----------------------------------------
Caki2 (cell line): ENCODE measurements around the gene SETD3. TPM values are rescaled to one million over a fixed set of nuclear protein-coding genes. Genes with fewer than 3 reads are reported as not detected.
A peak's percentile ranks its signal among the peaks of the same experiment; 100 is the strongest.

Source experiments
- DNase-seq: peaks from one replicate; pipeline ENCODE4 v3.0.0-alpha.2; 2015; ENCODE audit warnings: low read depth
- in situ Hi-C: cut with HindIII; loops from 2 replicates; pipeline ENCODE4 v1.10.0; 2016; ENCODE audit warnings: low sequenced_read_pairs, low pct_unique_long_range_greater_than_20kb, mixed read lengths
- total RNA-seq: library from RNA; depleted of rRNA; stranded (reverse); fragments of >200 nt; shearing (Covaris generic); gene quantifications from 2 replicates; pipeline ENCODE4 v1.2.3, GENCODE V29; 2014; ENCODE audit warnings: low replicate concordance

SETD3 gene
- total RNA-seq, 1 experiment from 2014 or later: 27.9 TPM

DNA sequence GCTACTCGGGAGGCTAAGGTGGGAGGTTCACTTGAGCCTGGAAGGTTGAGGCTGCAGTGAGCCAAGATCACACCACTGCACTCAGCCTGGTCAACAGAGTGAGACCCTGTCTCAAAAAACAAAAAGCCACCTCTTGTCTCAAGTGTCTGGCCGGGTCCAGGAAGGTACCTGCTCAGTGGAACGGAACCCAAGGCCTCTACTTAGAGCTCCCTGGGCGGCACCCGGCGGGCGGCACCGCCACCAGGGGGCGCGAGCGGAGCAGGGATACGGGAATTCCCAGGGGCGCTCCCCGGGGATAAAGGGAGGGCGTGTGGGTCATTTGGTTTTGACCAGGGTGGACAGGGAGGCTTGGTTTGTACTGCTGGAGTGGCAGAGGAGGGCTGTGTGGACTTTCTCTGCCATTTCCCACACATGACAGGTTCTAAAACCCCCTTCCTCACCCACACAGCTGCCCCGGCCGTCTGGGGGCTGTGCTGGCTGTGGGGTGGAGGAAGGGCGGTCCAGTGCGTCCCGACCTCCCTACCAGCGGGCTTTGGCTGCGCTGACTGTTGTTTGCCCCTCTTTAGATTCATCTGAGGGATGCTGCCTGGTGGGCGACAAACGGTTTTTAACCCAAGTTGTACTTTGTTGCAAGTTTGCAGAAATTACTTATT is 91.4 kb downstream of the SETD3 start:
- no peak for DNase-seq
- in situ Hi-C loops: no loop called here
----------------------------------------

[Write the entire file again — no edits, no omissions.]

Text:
Caki2 (cell line): ENCODE measurements around the gene SETD3. TPM values are rescaled to one million over a fixed set of nuclear protein-coding genes. Genes with fewer than 3 reads are reported as not detected.
A peak's percentile ranks its signal among the peaks of the same experiment; 100 is the strongest.

Source experiments
- DNase-seq: peaks from one replicate; pipeline ENCODE4 v3.0.0-alpha.2; 2015; ENCODE audit warnings: low read depth
- in situ Hi-C: cut with HindIII; loops from 2 replicates; pipeline ENCODE4 v1.10.0; 2016; ENCODE audit warnings: low sequenced_read_pairs, low pct_unique_long_range_greater_than_20kb, mixed read lengths
- total RNA-seq: library from RNA; depleted of rRNA; stranded (reverse); fragments of >200 nt; shearing (Covaris generic); gene quantifications from 2 replicates; pipeline ENCODE4 v1.2.3, GENCODE V29; 2014; ENCODE audit warnings: low replicate concordance

SETD3 gene
- total RNA-seq, 1 experiment from 2014 or later: 27.9 TPM

DNA sequence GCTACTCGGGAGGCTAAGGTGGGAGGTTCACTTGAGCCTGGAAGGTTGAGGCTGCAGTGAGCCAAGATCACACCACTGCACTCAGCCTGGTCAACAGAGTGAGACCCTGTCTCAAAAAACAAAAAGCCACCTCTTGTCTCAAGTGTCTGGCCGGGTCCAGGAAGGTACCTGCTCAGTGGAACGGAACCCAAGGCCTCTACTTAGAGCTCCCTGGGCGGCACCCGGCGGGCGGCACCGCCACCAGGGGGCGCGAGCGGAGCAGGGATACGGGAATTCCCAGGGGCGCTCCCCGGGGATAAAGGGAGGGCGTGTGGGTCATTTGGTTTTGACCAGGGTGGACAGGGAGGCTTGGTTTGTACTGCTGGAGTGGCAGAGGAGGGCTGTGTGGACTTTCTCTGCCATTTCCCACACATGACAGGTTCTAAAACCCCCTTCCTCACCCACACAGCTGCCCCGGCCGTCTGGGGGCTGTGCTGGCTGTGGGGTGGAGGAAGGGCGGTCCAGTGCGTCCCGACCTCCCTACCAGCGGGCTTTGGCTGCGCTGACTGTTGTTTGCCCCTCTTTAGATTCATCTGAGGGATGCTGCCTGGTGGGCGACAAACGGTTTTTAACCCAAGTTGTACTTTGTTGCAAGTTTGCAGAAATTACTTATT is 91.4 kb downstream of the SETD3 start:
- no peak for DNase-seq
- in situ Hi-C loops: no loop called here